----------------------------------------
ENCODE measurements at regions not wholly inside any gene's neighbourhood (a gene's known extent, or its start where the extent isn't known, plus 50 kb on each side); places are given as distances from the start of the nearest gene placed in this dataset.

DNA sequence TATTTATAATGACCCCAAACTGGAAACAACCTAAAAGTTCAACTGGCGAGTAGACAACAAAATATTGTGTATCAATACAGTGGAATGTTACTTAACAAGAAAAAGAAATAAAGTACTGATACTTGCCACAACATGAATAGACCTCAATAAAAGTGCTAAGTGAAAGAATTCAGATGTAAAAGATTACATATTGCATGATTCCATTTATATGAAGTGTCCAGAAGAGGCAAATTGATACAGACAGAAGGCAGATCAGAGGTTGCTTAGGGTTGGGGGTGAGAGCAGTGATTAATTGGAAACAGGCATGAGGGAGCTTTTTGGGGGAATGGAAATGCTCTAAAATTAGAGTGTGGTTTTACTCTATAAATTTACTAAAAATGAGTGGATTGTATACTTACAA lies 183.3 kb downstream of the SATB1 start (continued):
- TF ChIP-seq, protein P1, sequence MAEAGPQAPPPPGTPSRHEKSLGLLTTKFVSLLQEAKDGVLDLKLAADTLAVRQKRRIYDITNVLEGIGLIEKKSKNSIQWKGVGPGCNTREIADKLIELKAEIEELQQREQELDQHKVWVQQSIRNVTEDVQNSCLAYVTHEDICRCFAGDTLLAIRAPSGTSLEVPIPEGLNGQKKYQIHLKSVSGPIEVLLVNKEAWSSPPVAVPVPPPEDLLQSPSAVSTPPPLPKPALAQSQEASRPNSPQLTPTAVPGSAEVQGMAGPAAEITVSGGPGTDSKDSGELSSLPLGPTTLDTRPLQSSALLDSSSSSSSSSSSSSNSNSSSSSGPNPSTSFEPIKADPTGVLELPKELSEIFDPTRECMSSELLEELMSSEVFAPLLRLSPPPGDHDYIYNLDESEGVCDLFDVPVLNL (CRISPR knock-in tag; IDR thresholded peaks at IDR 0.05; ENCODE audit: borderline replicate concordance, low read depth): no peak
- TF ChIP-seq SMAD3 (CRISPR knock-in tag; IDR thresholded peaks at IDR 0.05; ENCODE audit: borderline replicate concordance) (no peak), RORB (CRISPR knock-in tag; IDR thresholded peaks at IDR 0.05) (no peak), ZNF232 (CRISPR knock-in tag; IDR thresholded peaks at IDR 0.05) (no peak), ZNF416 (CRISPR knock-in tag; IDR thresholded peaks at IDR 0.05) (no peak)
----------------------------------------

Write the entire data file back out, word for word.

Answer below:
ENCODE measurements at regions not wholly inside any gene's neighbourhood (a gene's known extent, or its start where the extent isn't known, plus 50 kb on each side); places are given as distances from the start of the nearest gene placed in this dataset.

DNA sequence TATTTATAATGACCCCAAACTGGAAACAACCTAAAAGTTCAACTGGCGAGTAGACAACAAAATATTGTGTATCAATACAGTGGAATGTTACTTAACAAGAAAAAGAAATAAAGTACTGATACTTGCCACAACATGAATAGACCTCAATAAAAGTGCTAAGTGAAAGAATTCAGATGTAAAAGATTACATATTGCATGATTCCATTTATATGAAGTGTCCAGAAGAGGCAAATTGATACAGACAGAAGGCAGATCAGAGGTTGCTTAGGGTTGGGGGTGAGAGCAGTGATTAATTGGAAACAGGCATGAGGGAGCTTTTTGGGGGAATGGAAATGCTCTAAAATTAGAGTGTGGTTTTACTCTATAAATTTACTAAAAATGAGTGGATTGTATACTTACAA lies 183.3 kb downstream of the SATB1 start (continued):
- TF ChIP-seq, protein P1, sequence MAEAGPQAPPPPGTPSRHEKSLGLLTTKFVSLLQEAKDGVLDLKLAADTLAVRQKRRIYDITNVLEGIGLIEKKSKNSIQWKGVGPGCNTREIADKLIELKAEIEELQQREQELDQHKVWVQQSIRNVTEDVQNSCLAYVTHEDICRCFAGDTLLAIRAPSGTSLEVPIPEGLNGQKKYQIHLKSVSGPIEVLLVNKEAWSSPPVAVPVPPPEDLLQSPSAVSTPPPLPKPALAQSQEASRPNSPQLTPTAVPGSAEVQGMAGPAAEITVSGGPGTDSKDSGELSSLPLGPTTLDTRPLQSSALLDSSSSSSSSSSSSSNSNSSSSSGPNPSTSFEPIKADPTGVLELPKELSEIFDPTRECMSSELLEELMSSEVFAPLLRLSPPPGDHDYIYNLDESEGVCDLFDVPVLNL (CRISPR knock-in tag; IDR thresholded peaks at IDR 0.05; ENCODE audit: borderline replicate concordance, low read depth): no peak
- TF ChIP-seq SMAD3 (CRISPR knock-in tag; IDR thresholded peaks at IDR 0.05; ENCODE audit: borderline replicate concordance) (no peak), RORB (CRISPR knock-in tag; IDR thresholded peaks at IDR 0.05) (no peak), ZNF232 (CRISPR knock-in tag; IDR thresholded peaks at IDR 0.05) (no peak), ZNF416 (CRISPR knock-in tag; IDR thresholded peaks at IDR 0.05) (no peak)